The final method for emulating the CSS child selector is to regress to the descendant selector and then “clear” the styling by using another descendant selector:

table.green tr td { /* Specificity: 0,0,1,3 */
  background-color: green;
  padding: 20px;
}

/* Clear the styling of any table cell that is not a direct descendant of table.green */
table.green tr * td { /* Specificity: 0,0,1,3 */
  background-color: transparent;
  padding: 0;
}

Notice that the specificity of the two selectors is the same. This helps to prevent the “clearing” selector from interfering with other CSS selectors.

This solution seems nice and clean, but it has some issues with nested classes. Take the following HTML as an example:

<table class="green">
  <tr>
    <td>
      <table class="green">
        <tr>
          <td>This is a table cell.</td>
        </tr>
      </table>
    </td>
  </tr>
</table>

This is the result (note that I have added a border to help you see the padding):

Not exactly what we were hoping for, right? That’s because the second CSS selector takes precedence over the first one even though they have the same specificity due to their order in the CSS file. Luckily, there is an easy fix for this. We can just switch them around:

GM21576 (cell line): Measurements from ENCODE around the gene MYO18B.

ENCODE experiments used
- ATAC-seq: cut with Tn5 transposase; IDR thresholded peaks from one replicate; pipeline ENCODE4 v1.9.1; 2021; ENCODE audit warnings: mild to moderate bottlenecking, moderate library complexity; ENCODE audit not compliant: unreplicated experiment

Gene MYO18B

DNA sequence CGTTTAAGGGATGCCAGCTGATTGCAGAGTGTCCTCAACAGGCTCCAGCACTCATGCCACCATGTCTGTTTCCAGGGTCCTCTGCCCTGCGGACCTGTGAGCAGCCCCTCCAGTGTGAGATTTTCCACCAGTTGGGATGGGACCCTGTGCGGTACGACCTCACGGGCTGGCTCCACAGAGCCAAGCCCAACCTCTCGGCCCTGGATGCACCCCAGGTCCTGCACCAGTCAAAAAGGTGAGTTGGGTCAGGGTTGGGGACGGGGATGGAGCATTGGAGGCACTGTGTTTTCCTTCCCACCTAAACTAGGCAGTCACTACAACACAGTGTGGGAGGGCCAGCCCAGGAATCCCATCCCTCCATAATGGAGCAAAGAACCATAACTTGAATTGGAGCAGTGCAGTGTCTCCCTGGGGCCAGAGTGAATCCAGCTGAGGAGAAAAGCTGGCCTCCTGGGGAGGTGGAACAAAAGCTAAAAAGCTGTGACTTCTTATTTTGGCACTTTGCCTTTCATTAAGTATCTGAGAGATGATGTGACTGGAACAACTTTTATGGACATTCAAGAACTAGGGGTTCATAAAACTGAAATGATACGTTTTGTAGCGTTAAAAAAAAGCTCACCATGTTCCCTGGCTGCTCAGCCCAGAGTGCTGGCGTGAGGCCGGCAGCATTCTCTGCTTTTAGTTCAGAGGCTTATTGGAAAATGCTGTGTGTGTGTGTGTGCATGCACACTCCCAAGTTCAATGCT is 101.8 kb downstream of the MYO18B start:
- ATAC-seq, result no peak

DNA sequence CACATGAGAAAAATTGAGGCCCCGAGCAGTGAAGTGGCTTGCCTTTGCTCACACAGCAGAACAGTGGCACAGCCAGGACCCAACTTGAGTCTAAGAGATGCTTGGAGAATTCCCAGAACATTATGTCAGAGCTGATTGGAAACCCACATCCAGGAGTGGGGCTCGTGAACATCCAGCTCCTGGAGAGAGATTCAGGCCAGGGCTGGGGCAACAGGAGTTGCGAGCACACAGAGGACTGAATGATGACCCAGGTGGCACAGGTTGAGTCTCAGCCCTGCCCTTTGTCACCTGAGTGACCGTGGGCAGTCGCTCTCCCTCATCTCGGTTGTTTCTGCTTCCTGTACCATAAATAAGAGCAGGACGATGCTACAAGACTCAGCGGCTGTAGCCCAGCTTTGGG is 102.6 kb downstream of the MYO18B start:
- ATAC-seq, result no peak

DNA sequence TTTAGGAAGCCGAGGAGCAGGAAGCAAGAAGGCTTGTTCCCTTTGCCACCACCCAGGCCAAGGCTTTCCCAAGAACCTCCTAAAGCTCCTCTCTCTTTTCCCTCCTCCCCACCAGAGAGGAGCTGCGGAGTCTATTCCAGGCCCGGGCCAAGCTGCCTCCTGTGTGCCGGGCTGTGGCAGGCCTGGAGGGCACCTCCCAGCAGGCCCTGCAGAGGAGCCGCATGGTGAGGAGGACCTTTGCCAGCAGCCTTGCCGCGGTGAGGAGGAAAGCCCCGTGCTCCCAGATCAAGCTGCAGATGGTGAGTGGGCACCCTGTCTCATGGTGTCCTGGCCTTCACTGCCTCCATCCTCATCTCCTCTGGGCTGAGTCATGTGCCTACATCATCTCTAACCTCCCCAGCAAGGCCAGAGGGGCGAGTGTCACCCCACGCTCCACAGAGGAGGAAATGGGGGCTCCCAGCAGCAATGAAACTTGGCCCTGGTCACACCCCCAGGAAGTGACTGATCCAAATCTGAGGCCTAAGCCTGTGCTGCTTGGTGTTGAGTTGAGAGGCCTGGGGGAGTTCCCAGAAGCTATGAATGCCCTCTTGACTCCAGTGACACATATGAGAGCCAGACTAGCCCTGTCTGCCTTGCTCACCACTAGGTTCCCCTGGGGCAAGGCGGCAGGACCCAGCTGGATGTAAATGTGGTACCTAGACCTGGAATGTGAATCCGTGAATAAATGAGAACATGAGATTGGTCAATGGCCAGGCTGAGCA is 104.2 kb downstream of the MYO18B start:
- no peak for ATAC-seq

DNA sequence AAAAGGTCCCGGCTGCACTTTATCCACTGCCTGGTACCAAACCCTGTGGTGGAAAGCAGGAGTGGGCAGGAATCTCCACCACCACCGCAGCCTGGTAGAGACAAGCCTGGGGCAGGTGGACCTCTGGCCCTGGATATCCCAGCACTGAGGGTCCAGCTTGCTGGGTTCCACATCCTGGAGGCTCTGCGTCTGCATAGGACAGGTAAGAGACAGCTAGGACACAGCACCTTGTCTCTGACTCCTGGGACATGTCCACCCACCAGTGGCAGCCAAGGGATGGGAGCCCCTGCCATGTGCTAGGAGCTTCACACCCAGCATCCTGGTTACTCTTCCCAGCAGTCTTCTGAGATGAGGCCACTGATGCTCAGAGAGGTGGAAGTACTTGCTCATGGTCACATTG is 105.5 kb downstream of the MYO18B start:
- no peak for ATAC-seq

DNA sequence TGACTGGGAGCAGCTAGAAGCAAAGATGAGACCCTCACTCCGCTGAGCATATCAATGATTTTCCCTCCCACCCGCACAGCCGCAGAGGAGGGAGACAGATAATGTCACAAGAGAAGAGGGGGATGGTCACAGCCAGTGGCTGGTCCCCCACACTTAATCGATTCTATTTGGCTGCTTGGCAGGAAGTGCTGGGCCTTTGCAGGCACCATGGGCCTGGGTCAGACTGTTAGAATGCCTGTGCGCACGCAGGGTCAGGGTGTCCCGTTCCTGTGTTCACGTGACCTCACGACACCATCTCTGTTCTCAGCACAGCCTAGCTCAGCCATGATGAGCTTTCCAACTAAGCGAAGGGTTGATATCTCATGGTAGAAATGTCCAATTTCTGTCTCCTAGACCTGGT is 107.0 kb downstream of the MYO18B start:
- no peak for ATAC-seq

/* Clear the styling of any table cell that is not a direct descendant of table.green */
table.green tr * td { /* Specificity: 0,0,1,3 */
  background-color: transparent;
  padding: 0;
}

table.green tr td { /* Specificity: 0,0,1,3 */
  background-color: green;
  padding: 20px;
}

Now let’s take another look:

Much better! Now we have a solution that works in all browsers!

Drawbacks:
  • Requires you to know what the “fallback” style should be (in this case, a transparent background and 0 padding).
  • Requires you to reverse the ordering of your CSS declarations, which is slightly less readable.

Conclusion